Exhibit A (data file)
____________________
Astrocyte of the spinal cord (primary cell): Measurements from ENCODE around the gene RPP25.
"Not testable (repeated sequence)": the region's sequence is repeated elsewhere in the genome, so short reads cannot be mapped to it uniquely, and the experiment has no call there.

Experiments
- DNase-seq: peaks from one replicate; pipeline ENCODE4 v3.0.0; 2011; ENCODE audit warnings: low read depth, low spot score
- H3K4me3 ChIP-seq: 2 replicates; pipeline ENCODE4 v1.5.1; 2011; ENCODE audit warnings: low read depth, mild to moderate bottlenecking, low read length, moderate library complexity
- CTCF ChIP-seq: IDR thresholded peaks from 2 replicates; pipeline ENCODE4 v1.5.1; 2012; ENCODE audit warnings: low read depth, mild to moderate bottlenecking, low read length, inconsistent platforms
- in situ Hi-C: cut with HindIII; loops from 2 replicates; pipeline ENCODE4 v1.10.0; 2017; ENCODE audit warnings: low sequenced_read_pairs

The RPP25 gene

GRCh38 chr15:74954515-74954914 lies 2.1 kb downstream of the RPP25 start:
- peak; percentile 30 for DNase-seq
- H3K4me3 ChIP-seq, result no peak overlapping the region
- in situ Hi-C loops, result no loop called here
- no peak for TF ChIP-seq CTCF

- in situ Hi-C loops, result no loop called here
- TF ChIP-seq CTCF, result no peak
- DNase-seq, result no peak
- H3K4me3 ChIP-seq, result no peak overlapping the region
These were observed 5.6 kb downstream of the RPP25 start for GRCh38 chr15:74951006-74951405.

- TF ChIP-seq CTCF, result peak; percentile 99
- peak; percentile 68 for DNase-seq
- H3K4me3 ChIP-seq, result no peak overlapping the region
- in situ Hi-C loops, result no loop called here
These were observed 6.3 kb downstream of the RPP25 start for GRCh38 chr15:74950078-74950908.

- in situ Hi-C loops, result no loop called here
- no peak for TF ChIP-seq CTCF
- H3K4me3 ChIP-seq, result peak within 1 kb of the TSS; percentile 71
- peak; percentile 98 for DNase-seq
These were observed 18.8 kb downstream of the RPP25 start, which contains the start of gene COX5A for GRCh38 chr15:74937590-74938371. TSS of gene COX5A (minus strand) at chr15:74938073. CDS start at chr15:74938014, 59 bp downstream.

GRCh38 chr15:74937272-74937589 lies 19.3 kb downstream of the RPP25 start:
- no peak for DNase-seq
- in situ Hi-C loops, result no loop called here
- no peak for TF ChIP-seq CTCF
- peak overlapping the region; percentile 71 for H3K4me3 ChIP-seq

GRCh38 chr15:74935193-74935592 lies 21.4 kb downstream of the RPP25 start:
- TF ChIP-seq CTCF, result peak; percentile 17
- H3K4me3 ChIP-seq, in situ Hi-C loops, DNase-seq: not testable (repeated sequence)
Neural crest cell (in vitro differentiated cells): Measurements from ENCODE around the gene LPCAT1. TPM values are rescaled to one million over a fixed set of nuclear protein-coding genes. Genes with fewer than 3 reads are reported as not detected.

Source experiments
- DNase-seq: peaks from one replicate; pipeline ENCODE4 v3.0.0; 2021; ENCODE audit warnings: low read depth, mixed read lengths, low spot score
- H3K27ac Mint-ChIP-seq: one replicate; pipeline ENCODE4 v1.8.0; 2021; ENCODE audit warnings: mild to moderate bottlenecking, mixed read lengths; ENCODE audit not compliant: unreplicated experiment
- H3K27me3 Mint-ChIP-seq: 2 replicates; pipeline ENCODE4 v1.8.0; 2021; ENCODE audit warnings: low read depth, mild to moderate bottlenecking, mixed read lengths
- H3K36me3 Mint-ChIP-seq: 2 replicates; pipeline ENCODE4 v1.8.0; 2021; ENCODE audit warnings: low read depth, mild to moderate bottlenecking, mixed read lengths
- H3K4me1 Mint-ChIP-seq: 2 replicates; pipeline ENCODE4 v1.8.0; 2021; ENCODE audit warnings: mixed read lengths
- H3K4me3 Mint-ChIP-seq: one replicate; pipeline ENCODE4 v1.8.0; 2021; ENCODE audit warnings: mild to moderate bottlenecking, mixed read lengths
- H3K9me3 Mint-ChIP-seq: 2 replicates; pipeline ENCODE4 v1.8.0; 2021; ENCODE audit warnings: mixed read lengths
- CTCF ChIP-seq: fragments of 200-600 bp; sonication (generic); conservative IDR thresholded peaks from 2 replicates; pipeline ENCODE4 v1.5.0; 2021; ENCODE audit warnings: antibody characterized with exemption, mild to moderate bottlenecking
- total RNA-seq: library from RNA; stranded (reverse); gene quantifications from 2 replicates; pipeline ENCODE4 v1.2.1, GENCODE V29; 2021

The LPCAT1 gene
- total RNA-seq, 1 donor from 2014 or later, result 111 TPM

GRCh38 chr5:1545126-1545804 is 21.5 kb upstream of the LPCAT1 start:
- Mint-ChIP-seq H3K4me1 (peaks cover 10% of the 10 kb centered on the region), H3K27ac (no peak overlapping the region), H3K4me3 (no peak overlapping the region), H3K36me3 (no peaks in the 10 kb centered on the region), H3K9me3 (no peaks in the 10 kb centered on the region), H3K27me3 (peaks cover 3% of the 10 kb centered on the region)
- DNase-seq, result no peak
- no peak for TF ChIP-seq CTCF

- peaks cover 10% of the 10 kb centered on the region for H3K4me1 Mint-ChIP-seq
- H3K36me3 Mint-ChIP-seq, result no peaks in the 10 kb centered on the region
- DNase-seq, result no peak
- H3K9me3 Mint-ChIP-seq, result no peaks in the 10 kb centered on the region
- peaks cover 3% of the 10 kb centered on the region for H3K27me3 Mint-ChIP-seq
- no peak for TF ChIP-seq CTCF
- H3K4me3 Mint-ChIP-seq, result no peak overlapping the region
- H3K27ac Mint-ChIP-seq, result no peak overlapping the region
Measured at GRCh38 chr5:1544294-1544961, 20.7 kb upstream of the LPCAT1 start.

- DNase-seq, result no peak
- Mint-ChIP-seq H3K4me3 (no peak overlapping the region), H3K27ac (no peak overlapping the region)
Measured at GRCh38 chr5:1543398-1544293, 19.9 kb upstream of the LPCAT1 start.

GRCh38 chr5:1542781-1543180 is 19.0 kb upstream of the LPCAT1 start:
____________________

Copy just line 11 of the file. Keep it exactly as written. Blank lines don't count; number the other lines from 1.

- H3K4me3 ChIP-seq, result no peak overlapping the region